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SK holds affiliates to account on social value

The group isn’t pulling its punches in release of initial calculations
May 22,2019
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Lee Hyung-hee, head of SK’s social value committee under the group’s central decision-making body Supex Council, introduces how the group measures the social value generated by its affiliates during a press briefing held Tuesday in central Seoul. [SK GROUP]
SK Group unveiled how much social value it judges its major affiliates to have generated in the past year on Tuesday, promising to share the information on an annual basis from now on.

The country’s third-largest conglomerate by assets has been a big promoter of social value, with the group’s chief, Chey Tae-won, repeatedly saying that it has become crucial for companies to pursue social - not just economic - value in order to survive.

In line with that belief, 50 percent of the key performance indicators for SK affiliates will be related to social value from the end of this year.

Tuesday’s social value figures mark the first time the group has explained the calculation methods it uses to quantify social value created from products and services and the first time it has made the results public.

Data for three SK units - oil refiner and battery maker SK Innovation, mobile carrier SK Telecom and chipmaker SK Hynix - were revealed first on Tuesday. The group pledged to open up data for 16 affiliates this year, with more to follow in the long term.

The social value was unveiled in three separate categories.

According to SK, its battery maker made 2.32 trillion won ($1.94 billion) in economic contributions and 49.4 billion won in social contributions, but recorded -1.19 trillion won in business performance.

Economic contribution, according to SK, refers to a company’s contribution to society through employment, dividend payouts and tax payments. Business performance measures the impact of a company’s operations, production and sales on the environment and society. Social contribution measures the impact of corporate social responsibility activities and donations.

The conglomerate said SK Innovation registered steep deficits in business performance, largely due to carbon dioxide emissions, waste and other pollutants in the company’s manufacturing process.

Chipmaker SK Hynix recorded -456.3 billion won in business performance for a similar reason as SK Innovation, but posted 9.9 trillion won in economic contributions and 76 billion won in social contributions. The high economic contributions were thanks to a bumper year last year, the group said.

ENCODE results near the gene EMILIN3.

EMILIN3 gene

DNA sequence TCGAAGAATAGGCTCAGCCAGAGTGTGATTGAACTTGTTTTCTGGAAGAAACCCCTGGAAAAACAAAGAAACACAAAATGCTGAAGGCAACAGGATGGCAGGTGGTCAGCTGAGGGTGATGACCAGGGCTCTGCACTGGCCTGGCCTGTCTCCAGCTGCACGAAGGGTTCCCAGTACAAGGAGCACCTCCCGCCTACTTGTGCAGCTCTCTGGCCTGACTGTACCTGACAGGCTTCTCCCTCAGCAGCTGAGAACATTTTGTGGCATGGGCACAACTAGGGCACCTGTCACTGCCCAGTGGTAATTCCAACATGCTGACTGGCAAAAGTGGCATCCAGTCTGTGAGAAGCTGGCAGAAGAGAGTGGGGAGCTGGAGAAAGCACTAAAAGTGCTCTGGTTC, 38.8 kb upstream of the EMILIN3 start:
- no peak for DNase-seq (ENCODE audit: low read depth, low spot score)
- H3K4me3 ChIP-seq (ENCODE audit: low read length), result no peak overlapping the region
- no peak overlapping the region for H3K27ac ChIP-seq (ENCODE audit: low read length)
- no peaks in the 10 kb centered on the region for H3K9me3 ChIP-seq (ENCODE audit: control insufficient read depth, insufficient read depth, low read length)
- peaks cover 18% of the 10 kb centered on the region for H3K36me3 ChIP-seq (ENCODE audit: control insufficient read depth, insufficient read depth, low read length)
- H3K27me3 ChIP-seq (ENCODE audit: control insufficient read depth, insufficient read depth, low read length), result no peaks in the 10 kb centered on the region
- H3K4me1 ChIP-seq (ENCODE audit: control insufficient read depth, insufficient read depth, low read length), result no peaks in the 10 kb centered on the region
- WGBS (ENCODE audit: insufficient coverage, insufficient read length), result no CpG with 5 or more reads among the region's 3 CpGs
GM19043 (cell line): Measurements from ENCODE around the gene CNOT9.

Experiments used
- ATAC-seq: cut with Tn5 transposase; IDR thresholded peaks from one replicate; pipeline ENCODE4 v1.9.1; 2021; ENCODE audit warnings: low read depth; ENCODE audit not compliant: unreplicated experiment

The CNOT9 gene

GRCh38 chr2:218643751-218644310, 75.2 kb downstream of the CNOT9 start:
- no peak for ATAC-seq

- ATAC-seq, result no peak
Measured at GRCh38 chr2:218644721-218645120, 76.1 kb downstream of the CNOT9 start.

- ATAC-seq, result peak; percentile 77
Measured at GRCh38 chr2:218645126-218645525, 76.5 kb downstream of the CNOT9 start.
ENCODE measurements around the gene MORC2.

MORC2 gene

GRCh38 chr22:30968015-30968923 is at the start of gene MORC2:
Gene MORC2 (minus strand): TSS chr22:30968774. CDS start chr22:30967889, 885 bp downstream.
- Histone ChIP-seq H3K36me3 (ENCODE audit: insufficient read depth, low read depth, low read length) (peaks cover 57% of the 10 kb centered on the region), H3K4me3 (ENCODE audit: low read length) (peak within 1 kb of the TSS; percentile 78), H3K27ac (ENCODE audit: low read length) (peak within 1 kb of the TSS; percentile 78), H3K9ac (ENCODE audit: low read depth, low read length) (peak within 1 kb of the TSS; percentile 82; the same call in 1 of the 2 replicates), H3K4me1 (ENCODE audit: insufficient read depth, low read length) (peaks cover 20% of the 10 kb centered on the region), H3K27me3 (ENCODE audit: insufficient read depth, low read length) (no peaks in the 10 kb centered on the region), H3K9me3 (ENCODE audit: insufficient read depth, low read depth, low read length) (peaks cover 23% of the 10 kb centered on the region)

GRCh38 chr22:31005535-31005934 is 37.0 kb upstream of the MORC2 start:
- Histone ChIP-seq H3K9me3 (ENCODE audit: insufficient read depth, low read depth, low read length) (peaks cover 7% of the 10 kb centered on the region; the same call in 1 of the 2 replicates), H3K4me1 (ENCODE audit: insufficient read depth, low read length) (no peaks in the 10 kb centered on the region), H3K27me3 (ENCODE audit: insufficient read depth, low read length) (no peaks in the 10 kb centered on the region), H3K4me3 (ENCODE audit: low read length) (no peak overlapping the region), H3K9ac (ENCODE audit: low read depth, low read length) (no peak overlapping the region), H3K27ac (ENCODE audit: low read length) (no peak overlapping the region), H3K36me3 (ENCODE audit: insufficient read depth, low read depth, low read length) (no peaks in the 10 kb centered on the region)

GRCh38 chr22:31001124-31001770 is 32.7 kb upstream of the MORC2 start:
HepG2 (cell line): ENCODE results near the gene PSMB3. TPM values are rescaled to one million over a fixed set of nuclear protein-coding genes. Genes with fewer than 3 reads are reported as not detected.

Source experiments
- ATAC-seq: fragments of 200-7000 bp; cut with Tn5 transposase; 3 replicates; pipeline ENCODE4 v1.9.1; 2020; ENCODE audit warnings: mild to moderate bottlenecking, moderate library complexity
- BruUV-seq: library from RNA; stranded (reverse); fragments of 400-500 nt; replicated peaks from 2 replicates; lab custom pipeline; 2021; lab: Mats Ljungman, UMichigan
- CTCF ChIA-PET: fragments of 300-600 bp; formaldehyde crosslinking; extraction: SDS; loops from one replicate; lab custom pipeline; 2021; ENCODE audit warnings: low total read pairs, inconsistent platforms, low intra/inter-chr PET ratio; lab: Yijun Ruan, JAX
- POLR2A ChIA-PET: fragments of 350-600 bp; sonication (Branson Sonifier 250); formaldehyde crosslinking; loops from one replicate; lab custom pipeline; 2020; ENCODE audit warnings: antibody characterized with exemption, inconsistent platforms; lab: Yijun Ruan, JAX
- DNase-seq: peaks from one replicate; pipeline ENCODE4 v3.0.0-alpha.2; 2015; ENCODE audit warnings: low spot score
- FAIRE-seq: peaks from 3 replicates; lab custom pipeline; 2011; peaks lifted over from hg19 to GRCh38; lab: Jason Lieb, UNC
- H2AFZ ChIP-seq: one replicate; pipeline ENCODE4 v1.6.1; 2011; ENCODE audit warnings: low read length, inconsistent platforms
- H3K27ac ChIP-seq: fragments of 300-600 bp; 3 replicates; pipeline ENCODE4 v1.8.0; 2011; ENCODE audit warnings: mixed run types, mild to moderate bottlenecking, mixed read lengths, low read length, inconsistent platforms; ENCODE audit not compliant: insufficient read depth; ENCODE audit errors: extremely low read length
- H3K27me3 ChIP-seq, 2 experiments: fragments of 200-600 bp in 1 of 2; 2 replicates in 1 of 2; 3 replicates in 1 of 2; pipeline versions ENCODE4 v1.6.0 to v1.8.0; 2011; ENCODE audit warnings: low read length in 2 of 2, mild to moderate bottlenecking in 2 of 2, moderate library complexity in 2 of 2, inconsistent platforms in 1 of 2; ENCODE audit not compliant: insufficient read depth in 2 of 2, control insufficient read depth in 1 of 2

As for SK Telecom, the group said it generated 1.6 trillion won in economic contribution, 18.1 billion won in business performance and 33.9 billion won social contribution.

The mobile carrier was able to record positive social value in business performance thanks to steps several of its businesses took to increase social security and safety using digital technology. For instance, users of the carrier’s navigation app T Map can get discounts on car insurance fees by up to 10 percent based on their driving habits monitored by the app. SK Telecom said such constant driver monitoring by the app also helped reduce car accidents.

Based on the group’s calculation method, the T Map service was found to have generated 48.7 billion won in social value, under the category of business performance. In the formula to calculate social value, several factors, like the accident rate of non-T Map users, accident rate of T Map users, the number of T Map app subscribers and the average cost incurred to recover damage from a car accident, were considered.

A spokesperson for SK said that the figures will help affiliates set targets to improve sustainability in the future, reduce their carbon footprint in manufacturing and develop more eco-friendly products like SK Innovation’s environmentally-friendlier lubricant oil and electric car batteries.

“The reason SK is measuring social value is because we need indicators and reference points,” Lee Hyung-hee, head of SK Group’s social value committee under SK’s decision-making body Supex Council, said during a press briefing held Tuesday.

SK’s measuring system was developed over the last three years by in-house experts, business stakeholders and professionals in academia and consulting, with skill sets ranging from economics and accounting to sociology and corporate social responsibility. The group, however, acknowledged that its system is not perfect as it has not found a way to measure social value from various relevant factors such as losses incurred by consumer damage and the impact of improving corporate governance structure.

The group said it will continue to improve its measuring system.

“It took more than 100 years for current accounting systems to measure economic value after they went through lots of trials and errors,” said Jung Do-jin, an accounting professor at Chung-Ang University and head of the Korea Accounting Information Association. “SK’s efforts to measure social value will be a new milestone in corporate management.”


BY KIM JEE-HEE [kim.jeehee@joongang.co.kr]